Distress Tolerance Skills in DBT Trauma Work: IMPROVE the Moment, Rain Dance, and HALT

Kirby-Reutter

United States Department of Homeland Security

Key Points

  1. IMPROVE is an acronym that stands for imagery, meaning, prayer, relaxation, one thing at a time, vacation, and encouragement. Each of these activities helps to make the moment better or at least more bearable.
  2. The RAIN dance is a metaphor that stands for recognize, allow, inquire, and nurture. It teaches that we can dance with intense emotions rather than fighting them.
  3. The HALT skill is an acronym focused on preventative strategies. It stands for hungry, angry, lonely, and tired. We know that clients are more vulnerable when in these states.
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IMPROVE

IMPROVE is an acronym that represents a collection of skills. Maria was already doing most of them.

  • Imagery: she was already doing the safe place and the container.
  • Meaning: pain without purpose becomes suffering but, as long as we can find a purpose for what we’re going through, pain can become more bearable.
    • With Maria, the sense of purpose was easy to find. She said, “God has a purpose, and once I am through the asylum process I can request a visa to bring my daughter here.”
  • Prayer: Maria quickly found a prayer group with other residents. They meet daily for a brief prayer meeting. Prayer was something she was doing on her own.
    • In DBT, prayer refers to any spiritual or religious coping strategy or structured meditation practice.
  • Relaxation is any activity that automatically activates the parasympathetic nervous system and brings an immediate sense of relaxation.
    • For Maria, this was taking a long, hot shower.
  • “One thing at a time” was the perfect skill for Maria, because she realized it’s not possible to get through the asylum process in a single day.
    • When Maria thought of the process and all the hoops she’d have to jump through, it was overwhelming. When she realized it’s not possible for anyone to do all of this at once, and she can only do one step at a time, it gave her a sense of relief and focus.
  • Vacation: Maria was already going to the gym to play soccer and volleyball. That gave her a mini-break whenever she needed it.
  • Encouragement refers to helping clients learn to become their own cheerleaders, because we don’t always have all of the external cheerleaders that we need.
    • Maria was receiving verbal harassment from some of her roommates. She wasn’t getting encouragement from them, and couldn’t talk to her therapist 24/7. So she learned to become her own supporter. She used the self-talk, “I’ve survived so many challenges in life. With the help of God, I know I can get through this asylum process.”

The RAIN Dance

The RAIN dance is an important skill for Maria, especially because of her panic attacks. If we try to fight our emotions, we only make them more intense. So instead of having an adversarial relationship with emotions, it is better to dance with them. RAIN stands for:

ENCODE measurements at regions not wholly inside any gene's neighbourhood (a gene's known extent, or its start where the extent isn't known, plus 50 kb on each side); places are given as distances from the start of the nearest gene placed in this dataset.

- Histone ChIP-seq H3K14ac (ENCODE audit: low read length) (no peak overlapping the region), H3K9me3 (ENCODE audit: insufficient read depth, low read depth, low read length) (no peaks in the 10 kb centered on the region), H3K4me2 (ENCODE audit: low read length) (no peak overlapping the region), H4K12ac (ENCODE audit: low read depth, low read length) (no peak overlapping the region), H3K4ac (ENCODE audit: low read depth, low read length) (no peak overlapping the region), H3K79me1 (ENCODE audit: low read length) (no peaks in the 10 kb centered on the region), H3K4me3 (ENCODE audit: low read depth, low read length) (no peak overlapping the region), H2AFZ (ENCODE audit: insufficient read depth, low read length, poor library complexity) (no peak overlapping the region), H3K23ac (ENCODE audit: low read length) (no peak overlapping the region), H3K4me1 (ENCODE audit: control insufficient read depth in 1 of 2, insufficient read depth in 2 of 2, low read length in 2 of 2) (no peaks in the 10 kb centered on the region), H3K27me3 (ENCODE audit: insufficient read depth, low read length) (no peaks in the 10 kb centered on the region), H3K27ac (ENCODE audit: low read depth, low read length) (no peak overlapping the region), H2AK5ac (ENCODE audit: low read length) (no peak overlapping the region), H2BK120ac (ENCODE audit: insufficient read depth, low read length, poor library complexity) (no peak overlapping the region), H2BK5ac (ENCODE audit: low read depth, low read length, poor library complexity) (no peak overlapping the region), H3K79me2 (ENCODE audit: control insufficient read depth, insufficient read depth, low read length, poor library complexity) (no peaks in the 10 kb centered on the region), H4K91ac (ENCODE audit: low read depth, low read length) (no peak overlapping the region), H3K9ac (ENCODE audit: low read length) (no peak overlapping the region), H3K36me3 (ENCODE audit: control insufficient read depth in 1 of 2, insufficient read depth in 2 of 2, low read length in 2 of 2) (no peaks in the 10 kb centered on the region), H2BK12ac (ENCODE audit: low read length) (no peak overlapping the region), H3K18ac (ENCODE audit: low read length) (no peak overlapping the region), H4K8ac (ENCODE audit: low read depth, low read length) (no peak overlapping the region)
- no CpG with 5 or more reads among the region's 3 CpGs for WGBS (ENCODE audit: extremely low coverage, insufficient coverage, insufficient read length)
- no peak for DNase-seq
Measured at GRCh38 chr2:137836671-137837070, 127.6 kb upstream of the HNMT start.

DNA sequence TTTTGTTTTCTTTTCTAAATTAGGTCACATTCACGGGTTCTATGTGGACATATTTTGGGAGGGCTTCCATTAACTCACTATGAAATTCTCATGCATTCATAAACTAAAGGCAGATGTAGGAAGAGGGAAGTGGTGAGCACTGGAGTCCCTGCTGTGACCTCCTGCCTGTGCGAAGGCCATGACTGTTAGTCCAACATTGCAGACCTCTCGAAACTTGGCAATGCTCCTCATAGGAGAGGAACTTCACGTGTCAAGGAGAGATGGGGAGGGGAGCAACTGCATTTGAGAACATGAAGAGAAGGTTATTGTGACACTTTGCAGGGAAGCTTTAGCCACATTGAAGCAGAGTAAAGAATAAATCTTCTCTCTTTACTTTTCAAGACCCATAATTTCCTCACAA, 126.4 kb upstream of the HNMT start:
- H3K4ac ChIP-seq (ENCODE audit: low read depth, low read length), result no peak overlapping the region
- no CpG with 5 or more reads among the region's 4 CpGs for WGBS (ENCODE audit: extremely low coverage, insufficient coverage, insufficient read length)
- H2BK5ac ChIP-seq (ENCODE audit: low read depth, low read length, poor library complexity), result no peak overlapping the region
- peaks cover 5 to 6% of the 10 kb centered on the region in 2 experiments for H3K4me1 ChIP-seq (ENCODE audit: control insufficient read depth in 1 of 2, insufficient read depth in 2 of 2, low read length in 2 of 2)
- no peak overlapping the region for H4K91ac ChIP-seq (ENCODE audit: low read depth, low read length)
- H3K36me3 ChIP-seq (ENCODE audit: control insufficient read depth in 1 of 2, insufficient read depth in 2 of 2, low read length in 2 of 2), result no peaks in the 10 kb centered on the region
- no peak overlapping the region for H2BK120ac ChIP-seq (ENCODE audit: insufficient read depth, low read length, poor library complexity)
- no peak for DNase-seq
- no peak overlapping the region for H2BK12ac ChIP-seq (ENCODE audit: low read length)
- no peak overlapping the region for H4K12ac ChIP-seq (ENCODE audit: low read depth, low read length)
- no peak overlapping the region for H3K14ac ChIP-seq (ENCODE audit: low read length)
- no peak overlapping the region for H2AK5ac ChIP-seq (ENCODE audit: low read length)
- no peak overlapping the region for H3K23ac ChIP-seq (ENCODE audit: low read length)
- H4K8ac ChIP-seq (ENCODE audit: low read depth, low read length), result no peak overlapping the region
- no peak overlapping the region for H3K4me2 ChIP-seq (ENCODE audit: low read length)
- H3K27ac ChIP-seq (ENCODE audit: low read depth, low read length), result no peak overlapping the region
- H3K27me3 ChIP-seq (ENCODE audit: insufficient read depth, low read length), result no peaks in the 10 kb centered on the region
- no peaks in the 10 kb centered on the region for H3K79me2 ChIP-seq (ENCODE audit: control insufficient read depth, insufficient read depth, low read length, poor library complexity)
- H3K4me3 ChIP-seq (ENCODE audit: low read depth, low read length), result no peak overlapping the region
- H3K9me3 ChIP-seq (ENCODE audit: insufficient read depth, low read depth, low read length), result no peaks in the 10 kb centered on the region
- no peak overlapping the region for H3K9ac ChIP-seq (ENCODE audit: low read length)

• Recognize: recognizing the emotion and its physical manifestations. Maria applied it to her panic attacks. It was easy for her to realize when she was about to have a panic attack, because she noticed heart palpitations and shortness of breath.
  • Allow: allowing emotions and physical symptoms to exist instead of judging or fearing them. Maria learned to imagine these symptoms as being like waves that come and go.
  • Inquire: assuming a posture of humility and curiosity instead of judgment and condemnation. Maria learned to ask herself some basic, gentle questions when she started to notice these symptoms. Is my life really in danger right now? Is this truly a matter of life and death, or am I simply being triggered by a trauma reminder?
  • Nurture: self-soothing and self-care through coping or stress management skills. Maria was already doing this. So when she noticed those symptoms, she would take a hot shower, do a muscle massage, and practice heart-focused breathing.

HALT Skill

Maria was taught the HALT skill, focused on preventative strategies to be less emotionally vulnerable, especially with her panic attacks. As we know from work with substance abuse, clients are most vulnerable when hungry, angry, lonely, or tired. It was important to make sure Maria had a plan in place to ensure she wasn’t in these vulnerable states, or at least reduce the amount of time she was in them.

  • Hungry: her appetite was low and she hadn’t been eating well for a couple of months. So Maria was asked to follow a meal schedule to adjust her state of hunger.
  • Angry: Maria decided to journal some of her emotions.
  • Lonely:she decided she would either pray or socialize with members of her prayer group.
  • Tired: she committed to following a sleep schedule, though sleep was difficult for her.

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Distress Tolerance Skills in DBT Trauma Work: IMPROVE the Moment, Rain Dance, and HALT

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